Chapter 5: This chapter treats: The popular Mollie Campbell: The boy Duncan Campbell (1726-1803): Influence of graduates of the College of Glasgow: Wedding of Mollie Campbell: thebc5.htm

Chapter 6: This chapter treats: A discovery of Jamaica: Statistics on Jamaica: A Scots heritage: Slavery on Jamaica: Duncan and Rebecca Campbell: Campbell the arch convict contractor: Shipping in the convict service, 1717-1785: Britain’s state of crime: thebc6.htm

Chapter 7: This chapter treats: Poverty and prisoners: Were there criminal classes? The great crime problem of Britain: Blinkered vision on transportation: ‘Robustious days’: thebc7.htm

Chapter 8: This chapter treats: Redevelopment of the convict service from 1716: Property in the service of the body of the convict: Before Duncan Campbell’s reappearance: thebc8.htm

Chapter 9: This chapter treats: Duncan Campbell’s reappearance: The partnership John Stewart and Campbell JS&C: Campbell visits Virginia: Commercial complexities: Official contracts to transport: The dread of gaol fever: Brutality on a convict ship: thebc9.htm

Chapter 10: This chapter treats: Society of Arts, Manufacture and Commerce: George III: A new environment for the American merchants in London: Debt problems: Wilkes, the lightning rod of liberty: George III ascends the throne: thebc10.htm

Chapter 11: This chapter treats: Alderman William Beckford: Britain glances again at the Pacific: Random slices on family matters from 1758: Increases in numbers of convicts: Commerce and the Campbell family: More random slices and Richard Betham: More convicts versus less credit in the colonies: thebc11.htm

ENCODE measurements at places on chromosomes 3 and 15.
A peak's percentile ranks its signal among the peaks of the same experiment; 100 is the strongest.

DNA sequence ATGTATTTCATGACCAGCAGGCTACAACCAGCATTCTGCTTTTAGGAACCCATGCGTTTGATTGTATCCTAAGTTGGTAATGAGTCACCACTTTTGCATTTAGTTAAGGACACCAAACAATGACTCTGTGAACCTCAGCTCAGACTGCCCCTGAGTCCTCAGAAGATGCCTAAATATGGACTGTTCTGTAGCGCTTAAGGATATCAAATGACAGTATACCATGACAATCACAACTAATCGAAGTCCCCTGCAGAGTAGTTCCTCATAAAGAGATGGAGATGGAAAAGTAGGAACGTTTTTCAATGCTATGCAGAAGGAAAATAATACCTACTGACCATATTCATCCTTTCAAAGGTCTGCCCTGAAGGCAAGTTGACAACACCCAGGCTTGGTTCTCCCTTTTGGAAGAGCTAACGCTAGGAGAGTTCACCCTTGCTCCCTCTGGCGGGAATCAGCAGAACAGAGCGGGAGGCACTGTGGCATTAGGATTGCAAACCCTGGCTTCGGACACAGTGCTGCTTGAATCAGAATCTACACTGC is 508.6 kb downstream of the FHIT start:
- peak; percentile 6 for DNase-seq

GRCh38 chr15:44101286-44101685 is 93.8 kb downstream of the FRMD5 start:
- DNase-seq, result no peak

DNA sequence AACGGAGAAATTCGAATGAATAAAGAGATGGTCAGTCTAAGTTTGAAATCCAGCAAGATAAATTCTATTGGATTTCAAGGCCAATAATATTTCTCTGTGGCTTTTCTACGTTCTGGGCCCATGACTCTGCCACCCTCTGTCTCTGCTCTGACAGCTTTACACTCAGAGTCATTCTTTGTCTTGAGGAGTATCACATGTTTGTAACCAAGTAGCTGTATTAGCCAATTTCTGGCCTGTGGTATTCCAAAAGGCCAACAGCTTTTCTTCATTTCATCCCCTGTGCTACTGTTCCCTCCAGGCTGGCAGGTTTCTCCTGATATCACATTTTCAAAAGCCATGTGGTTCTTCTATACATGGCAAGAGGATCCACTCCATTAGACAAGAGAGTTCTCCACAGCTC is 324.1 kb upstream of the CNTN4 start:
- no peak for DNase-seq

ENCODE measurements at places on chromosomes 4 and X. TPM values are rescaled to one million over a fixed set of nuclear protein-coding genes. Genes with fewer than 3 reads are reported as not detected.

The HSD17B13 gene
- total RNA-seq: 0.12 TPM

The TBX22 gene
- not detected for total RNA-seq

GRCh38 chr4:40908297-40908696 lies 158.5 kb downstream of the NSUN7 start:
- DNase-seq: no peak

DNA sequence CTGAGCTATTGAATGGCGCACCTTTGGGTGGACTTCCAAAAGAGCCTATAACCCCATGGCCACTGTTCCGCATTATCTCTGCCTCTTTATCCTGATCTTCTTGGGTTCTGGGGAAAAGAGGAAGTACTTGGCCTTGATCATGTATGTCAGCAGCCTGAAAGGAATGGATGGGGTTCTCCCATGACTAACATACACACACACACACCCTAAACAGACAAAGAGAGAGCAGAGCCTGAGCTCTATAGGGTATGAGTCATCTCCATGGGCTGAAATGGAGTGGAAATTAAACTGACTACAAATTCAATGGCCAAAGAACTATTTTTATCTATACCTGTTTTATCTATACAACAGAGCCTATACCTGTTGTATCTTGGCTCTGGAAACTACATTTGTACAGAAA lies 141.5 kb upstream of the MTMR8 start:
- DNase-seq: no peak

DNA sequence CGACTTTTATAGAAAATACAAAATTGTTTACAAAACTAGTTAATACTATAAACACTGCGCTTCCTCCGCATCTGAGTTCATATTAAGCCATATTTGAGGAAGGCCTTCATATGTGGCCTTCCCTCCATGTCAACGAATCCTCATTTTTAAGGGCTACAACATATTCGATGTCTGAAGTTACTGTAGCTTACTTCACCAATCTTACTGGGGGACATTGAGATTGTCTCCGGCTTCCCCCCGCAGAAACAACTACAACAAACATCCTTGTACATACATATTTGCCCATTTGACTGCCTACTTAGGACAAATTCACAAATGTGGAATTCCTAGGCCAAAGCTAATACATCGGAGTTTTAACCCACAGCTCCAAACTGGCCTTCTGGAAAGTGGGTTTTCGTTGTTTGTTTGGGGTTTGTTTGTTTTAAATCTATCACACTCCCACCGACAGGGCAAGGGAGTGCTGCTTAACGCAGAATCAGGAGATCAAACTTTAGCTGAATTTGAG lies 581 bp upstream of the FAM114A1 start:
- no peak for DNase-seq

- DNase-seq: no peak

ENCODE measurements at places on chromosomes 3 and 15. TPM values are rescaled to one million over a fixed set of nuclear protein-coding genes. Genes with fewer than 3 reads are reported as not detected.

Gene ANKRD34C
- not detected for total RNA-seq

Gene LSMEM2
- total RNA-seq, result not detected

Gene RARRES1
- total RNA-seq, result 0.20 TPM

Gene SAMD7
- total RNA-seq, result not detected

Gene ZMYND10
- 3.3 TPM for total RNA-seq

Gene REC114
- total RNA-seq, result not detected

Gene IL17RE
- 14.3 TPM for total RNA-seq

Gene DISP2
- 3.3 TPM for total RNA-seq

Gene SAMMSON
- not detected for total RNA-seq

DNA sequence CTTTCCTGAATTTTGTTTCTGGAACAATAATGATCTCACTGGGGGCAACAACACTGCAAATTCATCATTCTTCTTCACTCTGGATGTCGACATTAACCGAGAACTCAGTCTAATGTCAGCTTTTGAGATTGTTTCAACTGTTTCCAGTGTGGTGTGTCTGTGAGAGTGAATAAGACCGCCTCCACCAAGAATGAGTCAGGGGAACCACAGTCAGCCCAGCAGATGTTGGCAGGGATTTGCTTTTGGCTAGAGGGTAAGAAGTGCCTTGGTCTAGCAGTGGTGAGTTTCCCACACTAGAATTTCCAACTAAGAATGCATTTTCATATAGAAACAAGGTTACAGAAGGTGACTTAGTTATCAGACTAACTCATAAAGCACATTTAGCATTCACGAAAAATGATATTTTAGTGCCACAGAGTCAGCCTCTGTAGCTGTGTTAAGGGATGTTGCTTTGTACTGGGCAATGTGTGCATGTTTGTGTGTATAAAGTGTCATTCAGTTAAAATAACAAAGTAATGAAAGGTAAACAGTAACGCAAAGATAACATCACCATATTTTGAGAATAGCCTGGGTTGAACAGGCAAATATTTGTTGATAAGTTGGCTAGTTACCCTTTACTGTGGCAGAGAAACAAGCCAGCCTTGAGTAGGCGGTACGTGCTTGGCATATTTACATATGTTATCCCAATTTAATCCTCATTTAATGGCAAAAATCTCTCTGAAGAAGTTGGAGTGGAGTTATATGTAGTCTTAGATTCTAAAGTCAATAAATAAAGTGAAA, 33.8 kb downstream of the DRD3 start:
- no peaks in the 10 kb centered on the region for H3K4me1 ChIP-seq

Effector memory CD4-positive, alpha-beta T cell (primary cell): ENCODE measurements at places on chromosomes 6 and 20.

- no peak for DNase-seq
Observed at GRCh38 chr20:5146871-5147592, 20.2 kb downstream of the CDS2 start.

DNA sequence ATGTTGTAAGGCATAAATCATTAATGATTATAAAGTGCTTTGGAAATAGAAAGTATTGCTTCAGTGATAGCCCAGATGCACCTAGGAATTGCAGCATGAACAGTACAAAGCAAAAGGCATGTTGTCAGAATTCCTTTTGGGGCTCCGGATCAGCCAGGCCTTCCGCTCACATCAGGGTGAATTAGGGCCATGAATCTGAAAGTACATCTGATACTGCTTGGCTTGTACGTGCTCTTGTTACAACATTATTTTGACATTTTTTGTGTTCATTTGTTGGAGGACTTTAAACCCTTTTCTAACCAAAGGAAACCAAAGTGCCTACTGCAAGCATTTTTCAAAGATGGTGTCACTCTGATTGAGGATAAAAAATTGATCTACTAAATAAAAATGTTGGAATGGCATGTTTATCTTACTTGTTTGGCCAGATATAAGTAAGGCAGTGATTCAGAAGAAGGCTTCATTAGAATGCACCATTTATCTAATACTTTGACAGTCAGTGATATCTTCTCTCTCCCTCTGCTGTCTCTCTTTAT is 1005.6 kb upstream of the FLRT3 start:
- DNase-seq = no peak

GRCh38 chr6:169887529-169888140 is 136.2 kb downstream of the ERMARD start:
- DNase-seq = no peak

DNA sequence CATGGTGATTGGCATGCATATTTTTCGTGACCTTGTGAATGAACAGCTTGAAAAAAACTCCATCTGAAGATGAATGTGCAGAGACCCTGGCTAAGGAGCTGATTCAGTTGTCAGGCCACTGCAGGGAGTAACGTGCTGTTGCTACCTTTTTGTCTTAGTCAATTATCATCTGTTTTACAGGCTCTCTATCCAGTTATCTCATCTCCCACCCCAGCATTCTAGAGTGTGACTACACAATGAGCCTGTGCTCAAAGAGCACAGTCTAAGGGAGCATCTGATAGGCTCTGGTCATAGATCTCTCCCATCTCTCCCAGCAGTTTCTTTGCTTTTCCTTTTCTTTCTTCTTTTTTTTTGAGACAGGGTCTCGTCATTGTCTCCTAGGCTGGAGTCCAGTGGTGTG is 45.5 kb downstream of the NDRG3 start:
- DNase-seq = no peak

Chapter 12: This chapter treats: Before the financial bust of 1772: Quarantines against convicts: A family uproar: Legal commentary from Blackstone: Colonial political feeling rises: Death again in Campbell’s household: Capt. Cook in the Pacific: thebc12.htm

Chapter 13: This chapter treats: The Tayloes of Virginia and William and Thomas Eden: Matthew Ridley as agent for JS&C: Sundry Campbell Letters: William Beckford as absentee Jamaica landowner: Transportation opens from Scotland: End of Capt. Colin Somerville: Tobacco and customs laws: List of Duncan Campbell’s North American correspondents: thebc13.htm

Chapter 14: This chapter treats: ‘The whole city was in tears’: Currying favour with gaolers: ‘Think what you are about’: Moving into Mincing Lane: The little-known Sir Robert Herries: Background to the Boston Tea Party and the international tea trade: thebc14.htm